5 Questions the Baltimore Ravens Must Answer During Training Camp
For the 2012 NFL season, the Baltimore Ravens pulled off a feat that the 31 other teams around the league were also striving for: that illustrious Lombardi trophy. And as good as the Ravens looked and played in Super Bowl XLVII, not many experts, pundits and/or analysts (aside from a soon-to-be chef that I personally know) had the Ravens even in the championship game, let alone winning it all.
Alas, the Ravens got a second ring for Ray Lewis, cementing his legacy as a fearsome middle linebacker and consummate vocal team leader. All the same, much like Lewis causing utter mayhem and tackling carnage on the field, the 2012 season is a thing of the past. The Super Bowl championship, the reward for the collective blood, sweat and tears of the squad and organization, is the championship of the 2012 team. The current squad, although retaining several key members of that championship run, aren't the same team.
If the Ravens organization wants to join the exclusive club of seven NFL franchises that have won back-to-back Super Bowls, and to be the first team to do so since the 2003-04 New England Patriots, then much like the other 31 teams around the league, they need to quickly identify potential problems and setbacks early in training camp. Lucky for Ravens GM, Ozzie Newsome and the city of Baltimore, I have compiled a list of five offseason issues that the Ravens must rectify in order to have a successful season, with the possibility of a return trip to the Super Bowl.
5) Has GM Ozzie Newsome done enough this offseason to ensure that the Ravens repeat as AFC North division champs?
The Ravens lost more than a few members of their championship team due to retirement in a couple cases and free agency. With the loss of eight players, Newsome had to work some offseason magic to sign players that fit their teams philosophy, are within the salary cap restraints and will produce at a high level on the field. With free agents Elvis Dumervil and Arthur Jones, plus drafted players Matt Elam, Arthur Brown and John Simon now on the roster, the team must identify which of these players are ready to step up and provide an immediate impact.
Baltimore Ravens Offense
4) Is the Ravens offense ready to assume the role of dominate unit in the locker room as well as on the field for Baltimore?
With the departure of Lewis, Ed Reed, Paul Kruger and Dannell Ellerbe amongst others on the defensive side of the ball, and with the emergence of Joe Flacco as a signal caller and the explosive nature of the teams passing attack under offensive coordinator Jim Caldwell, it can be assumed that the Ravens are on track to becoming a lethal offensive team on par with the New Orleans Saints, Denver Broncos and Atlanta Falcons. And with a few weeks of training camp, the offense may come out the gate tossing the pigskin around the field.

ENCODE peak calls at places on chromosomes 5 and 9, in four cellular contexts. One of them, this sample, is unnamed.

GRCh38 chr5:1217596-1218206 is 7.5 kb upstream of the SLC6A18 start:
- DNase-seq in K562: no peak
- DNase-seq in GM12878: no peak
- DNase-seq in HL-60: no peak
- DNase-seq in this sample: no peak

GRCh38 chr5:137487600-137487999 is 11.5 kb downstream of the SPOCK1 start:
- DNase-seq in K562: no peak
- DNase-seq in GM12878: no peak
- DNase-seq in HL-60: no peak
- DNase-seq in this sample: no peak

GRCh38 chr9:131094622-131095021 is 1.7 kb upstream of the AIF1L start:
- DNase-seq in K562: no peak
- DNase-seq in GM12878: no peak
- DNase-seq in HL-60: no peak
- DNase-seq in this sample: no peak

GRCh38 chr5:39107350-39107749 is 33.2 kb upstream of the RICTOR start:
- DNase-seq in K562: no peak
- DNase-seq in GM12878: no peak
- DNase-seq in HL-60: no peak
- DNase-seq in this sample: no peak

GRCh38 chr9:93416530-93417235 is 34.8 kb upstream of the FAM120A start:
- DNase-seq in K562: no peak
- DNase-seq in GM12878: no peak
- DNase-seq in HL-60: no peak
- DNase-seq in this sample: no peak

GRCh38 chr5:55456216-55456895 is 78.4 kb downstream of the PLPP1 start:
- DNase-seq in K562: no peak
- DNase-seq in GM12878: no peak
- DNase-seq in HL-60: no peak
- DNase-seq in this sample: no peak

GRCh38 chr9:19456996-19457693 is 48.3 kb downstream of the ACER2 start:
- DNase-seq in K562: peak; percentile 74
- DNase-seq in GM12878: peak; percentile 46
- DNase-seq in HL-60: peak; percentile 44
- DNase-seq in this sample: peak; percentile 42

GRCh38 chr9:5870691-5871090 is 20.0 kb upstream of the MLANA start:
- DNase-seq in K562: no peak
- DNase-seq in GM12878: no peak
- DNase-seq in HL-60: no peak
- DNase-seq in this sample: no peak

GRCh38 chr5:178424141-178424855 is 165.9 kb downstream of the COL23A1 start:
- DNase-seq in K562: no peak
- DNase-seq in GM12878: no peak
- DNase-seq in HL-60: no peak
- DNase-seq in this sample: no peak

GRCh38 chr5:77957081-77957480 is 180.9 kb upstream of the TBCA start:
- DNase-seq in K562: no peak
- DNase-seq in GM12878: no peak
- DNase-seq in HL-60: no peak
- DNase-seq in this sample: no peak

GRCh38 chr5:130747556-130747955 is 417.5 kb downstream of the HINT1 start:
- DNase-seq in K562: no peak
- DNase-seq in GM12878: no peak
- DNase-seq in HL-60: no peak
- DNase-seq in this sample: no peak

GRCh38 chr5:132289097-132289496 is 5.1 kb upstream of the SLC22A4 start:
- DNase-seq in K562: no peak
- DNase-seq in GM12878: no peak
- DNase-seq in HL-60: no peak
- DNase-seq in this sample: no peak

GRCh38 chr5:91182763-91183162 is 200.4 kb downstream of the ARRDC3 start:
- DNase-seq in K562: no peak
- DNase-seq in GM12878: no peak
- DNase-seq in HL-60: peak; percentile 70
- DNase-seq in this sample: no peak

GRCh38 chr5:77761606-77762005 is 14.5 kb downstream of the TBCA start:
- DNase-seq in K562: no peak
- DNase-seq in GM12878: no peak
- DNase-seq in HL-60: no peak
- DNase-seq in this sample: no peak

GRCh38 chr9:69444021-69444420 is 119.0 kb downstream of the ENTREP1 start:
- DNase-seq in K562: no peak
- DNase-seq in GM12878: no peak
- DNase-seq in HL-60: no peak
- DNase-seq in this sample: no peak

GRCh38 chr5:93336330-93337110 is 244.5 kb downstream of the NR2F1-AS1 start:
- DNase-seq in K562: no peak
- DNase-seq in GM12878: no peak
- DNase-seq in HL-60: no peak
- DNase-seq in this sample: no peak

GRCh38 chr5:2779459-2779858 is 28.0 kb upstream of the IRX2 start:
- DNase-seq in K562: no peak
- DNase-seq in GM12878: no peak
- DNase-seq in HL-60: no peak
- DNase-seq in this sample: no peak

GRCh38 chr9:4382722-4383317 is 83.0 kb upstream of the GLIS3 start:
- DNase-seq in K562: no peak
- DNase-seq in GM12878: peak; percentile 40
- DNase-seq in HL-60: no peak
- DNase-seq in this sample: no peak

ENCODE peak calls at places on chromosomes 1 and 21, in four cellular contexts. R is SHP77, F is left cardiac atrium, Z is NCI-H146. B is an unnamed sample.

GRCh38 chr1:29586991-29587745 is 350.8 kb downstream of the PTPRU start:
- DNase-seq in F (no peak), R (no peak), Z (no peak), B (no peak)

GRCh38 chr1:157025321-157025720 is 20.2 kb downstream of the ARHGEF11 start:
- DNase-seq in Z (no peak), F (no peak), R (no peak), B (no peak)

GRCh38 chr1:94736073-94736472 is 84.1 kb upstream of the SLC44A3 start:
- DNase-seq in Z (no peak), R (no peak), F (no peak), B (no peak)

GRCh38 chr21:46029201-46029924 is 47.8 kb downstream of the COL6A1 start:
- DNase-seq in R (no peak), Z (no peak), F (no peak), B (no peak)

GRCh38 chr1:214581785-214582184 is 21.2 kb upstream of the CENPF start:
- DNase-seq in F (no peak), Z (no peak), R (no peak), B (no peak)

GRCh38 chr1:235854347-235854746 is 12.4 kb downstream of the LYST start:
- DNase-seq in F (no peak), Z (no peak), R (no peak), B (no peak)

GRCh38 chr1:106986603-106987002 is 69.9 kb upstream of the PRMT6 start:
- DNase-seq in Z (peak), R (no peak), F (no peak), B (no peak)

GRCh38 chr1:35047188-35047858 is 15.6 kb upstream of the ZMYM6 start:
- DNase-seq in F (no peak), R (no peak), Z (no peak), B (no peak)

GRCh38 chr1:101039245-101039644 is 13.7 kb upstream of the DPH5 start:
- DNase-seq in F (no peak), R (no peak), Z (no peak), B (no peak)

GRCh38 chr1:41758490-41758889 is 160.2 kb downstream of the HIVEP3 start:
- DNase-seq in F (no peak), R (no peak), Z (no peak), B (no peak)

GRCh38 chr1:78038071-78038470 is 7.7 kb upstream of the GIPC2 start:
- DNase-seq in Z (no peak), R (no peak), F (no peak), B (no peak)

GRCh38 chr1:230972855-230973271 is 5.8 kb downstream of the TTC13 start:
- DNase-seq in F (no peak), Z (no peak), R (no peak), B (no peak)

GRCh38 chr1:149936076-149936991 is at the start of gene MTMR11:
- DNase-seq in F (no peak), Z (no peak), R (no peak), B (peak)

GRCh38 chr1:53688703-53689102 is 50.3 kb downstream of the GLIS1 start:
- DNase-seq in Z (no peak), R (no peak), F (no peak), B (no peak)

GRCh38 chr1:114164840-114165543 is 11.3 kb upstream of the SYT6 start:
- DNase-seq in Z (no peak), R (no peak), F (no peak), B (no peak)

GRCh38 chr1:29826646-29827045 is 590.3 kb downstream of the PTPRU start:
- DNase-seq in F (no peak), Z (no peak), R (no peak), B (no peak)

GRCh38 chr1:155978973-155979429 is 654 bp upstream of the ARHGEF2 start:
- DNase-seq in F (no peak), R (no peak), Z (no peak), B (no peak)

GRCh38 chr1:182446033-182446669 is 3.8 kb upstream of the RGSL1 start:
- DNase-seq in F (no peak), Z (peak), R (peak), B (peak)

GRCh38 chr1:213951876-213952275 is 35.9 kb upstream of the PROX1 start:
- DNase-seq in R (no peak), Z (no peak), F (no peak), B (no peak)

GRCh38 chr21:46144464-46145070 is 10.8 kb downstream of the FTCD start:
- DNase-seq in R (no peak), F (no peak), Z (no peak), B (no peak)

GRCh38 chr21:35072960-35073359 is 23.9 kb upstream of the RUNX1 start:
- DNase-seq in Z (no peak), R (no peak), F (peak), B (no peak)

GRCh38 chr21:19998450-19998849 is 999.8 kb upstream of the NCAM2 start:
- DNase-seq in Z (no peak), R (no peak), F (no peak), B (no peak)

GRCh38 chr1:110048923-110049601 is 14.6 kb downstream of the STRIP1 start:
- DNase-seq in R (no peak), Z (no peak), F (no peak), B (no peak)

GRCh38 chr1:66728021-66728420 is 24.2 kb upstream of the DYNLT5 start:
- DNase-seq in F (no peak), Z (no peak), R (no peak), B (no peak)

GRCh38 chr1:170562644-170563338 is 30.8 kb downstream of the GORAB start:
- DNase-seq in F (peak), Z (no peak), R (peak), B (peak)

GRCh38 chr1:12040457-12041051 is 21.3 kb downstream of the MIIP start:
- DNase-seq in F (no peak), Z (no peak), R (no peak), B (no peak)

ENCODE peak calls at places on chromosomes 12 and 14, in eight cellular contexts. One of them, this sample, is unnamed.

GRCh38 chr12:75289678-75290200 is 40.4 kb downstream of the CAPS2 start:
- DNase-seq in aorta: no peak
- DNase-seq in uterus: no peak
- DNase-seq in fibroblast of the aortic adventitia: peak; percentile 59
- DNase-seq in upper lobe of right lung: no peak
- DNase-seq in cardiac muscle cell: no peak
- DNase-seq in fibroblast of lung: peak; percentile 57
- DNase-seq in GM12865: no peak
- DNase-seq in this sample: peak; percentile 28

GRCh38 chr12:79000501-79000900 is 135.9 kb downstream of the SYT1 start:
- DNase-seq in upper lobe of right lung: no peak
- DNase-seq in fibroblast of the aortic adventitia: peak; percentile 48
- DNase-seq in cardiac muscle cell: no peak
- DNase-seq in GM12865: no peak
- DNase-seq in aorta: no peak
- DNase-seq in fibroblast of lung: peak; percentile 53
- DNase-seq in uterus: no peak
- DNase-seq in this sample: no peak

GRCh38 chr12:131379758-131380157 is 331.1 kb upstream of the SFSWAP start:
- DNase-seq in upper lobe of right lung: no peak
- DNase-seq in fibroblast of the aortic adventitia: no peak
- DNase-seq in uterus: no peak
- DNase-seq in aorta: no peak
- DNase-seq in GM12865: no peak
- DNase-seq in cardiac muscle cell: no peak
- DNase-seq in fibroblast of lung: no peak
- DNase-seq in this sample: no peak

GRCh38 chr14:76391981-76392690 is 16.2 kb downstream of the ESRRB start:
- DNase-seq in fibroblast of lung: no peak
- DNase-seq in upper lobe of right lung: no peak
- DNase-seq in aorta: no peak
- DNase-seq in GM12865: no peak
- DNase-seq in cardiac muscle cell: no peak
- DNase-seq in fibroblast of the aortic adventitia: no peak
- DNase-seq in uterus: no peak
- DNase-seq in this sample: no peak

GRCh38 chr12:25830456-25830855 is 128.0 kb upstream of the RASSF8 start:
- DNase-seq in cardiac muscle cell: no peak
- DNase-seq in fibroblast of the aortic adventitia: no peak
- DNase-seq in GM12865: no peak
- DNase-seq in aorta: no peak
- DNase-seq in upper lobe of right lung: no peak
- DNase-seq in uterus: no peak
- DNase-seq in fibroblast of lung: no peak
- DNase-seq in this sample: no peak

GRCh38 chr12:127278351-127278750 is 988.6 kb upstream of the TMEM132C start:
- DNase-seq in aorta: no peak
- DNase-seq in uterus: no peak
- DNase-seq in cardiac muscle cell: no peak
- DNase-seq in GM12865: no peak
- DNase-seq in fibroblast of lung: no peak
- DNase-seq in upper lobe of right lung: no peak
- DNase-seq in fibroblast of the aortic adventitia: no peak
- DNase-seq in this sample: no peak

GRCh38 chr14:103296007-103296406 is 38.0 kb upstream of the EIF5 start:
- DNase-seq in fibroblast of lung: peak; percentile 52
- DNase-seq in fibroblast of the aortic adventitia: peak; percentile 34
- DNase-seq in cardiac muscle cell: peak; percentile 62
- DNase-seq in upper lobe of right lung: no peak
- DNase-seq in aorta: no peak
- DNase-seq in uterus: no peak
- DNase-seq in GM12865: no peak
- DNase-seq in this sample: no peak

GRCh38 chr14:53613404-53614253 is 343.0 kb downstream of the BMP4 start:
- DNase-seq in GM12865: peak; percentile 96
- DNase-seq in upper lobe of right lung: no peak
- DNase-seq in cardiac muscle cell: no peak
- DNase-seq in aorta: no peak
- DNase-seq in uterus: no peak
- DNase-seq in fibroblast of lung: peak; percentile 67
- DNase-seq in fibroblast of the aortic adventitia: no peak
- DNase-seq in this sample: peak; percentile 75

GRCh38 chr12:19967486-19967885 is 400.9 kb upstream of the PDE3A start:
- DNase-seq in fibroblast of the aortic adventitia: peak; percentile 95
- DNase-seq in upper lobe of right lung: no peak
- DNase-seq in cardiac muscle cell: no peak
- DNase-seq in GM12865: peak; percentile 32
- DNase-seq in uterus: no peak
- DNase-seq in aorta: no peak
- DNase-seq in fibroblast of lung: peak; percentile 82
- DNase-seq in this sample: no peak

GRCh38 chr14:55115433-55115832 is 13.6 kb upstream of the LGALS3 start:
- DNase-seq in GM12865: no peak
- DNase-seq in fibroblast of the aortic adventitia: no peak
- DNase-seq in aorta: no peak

3) With the loss of Anquan Boldin, is there a true No. 1 receiver on the current roster?
In order for the Ravens to smoothly transition from a dominate defensive team to an extremely potent offensive squad, one, two or all of the current wideouts on the roster need to step their collective games up. Torrey Smith and the Dragonfly, Jacoby Jones, have to increase their production and productivity in order to validate Newsome's decision to trade Anquan Boldin.
2) Is Joe Flacco elite?
That's the $120.6 million dollar question. Yes, Flacco appeared to have peaked at the right time during the 2012 season and elevated his game through the postseason and Super Bowl; however, the NFL is a “what have you done for me lately” league, so in order for Flacco to prove his worth around the league and with his detractors, he has to lead his team on the field. Now he can help his cause and reassure the organization by showing a new level of focus and resolve during training camp.
1) Which current players on the roster can fill the leadership void left by Ray Lewis and Ed Reed?
This is one of those issues/concerns that can't be corrected or evaluated through coaching, and with the departure of veterans Reed and Lewis, going into training camp there is a huge leadership void in the locker room. One may assume that Flacco is the man to step into that locker room role due to his position and price tag; nonetheless, Flacco appears to be more of a lead by example type guy. For the Ravens to fill that leadership vacuum, it may have to fall on the shoulders of several players on the team, such as defensive star Terrell Suggs.
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